stating the obvious archives | about

A MetaFilter Proposal
Oct 26, 2001 :: Michael Sippey

For Preventing the Growing Community of MetaFilter From Being a Burden to Average MeFi Readers, and For Making the Site More Beneficial to the Public

It is a melancholy object to those who click through to the great site of MetaFilter, when they see the front page, the comment pages and the MetaTalk sections crowded with chatter, with noise, and with meaningless posts that should have never seen the light of the submit button. Readers, instead of being able to rely on MetaFilter as a trusted source of daily diversion, are forced to employ all their time in scrolling to beg sustenance for their starving minds: which, as they evolve over time, either whither into dust, or abandon their dear MetaFilter for sites unknown.

I think it is agreed by all parties that the prodigous number of posters is, in the present deplorable state of the Web, a very great additional grievance; and therefore, whoever could find a fair and easy method of making these MeFi posters useful members of the community would deserve so well of the public as to win a Webby statuette for public service.

Having turned my thoughts for many minutes upon this important subject, and maturely weighed many alternate schemes, I propose that the front door of MetaFilter be closed to only posters that are willing to pay to have their links appear there. Such an action would cause the nattering nabobs to pause, consider and reflect before wasting valuable pixels on pointless pointers to opinions on Palestinian politics.

The details of my MetaFilter proposal are quite simple...

First, MeFi members interested in posting items to the front page would buy scrip from a MeFi bank using the appropriate credit mechanism. The "price per post" would not be static; rather it would be dynamically adjusted based on the current site traffic volume, the number of items already posted on the front page for the day, and the current whim, mood or fancy of the site's primary beneficiary, the fine and honorable Matthew Haughey. When traffic is light and Mr. Haughey's happy, posting rights are cheap. When traffic is heavy or Mr. Haughey is feeling a tad dyspeptic, posting rights are dear.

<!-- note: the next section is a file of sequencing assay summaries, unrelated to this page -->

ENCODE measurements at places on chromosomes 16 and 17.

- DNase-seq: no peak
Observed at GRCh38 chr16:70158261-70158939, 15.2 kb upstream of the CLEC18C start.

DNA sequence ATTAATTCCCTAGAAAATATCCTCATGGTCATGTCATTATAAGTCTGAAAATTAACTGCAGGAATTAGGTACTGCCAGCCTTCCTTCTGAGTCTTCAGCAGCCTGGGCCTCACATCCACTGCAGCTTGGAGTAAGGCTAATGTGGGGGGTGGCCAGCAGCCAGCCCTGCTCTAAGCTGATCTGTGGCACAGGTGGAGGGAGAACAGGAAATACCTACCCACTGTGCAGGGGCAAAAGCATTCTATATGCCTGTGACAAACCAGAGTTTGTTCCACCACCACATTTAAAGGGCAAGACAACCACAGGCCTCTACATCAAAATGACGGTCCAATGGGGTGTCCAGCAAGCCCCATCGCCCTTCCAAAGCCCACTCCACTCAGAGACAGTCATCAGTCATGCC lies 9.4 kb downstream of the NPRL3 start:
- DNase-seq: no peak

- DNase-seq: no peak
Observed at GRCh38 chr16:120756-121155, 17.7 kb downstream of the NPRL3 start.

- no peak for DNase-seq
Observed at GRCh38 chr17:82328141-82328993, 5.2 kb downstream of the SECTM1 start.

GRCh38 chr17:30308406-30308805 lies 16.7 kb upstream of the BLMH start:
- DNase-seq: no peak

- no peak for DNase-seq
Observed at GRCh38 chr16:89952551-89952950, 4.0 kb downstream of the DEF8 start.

Second, a front page poster would have the ability to earn back up to half the spent scrip based on a new "post quality" rating provided by his or her fellow MeFites. Value begets value. Even more scrip could be earned back based on the traffic generated to the comment page of the post, assuming that Mr. Haughey will, in due time, extend his delightful, entertaining and profitable text ad venture to the interior pages of the community. For if the poster spurs much discussion and generates additional revenue for Mr. Haughey, he or she should share in the spoils. But not too much.

Third, in order to maintain some sense of order and prevent the MeFi masses from rising up in revolution against the kind Mr. Haughey, privileges for posting comments would remain free, for the time being. However, Slashdot-style moderation features could be provided to users who have purchased a minimum amount of MeFi scrip.

I think the advantages of this proposal are obvious and many, as well as of the highest importance.

First, as I have already observed, the quality of the MetaFilter discourse has decreased in proportion to its quantity. Providing a simple economic filter on front page posts would force members to actually think before submitting, reducing the quantity of items, making the site much more readable by a potentially wider audience.

Second, providing a feedback facility tied to scrip rebates would provide further incentive for members to increase the quality of their content.

Third, my proposal would provide additional revenue and income opportunities for Mr. Haughey, who dedicates an inordinate amount of time to maintaining and moderating his site as a service to the denizens of the World Wide Web.

I profess, in the sincerity of my heart, that I have not the least personal interest in endeavoring to promote this necessary work, having no other motive than increasing the public good.



Other pieces about online publishing: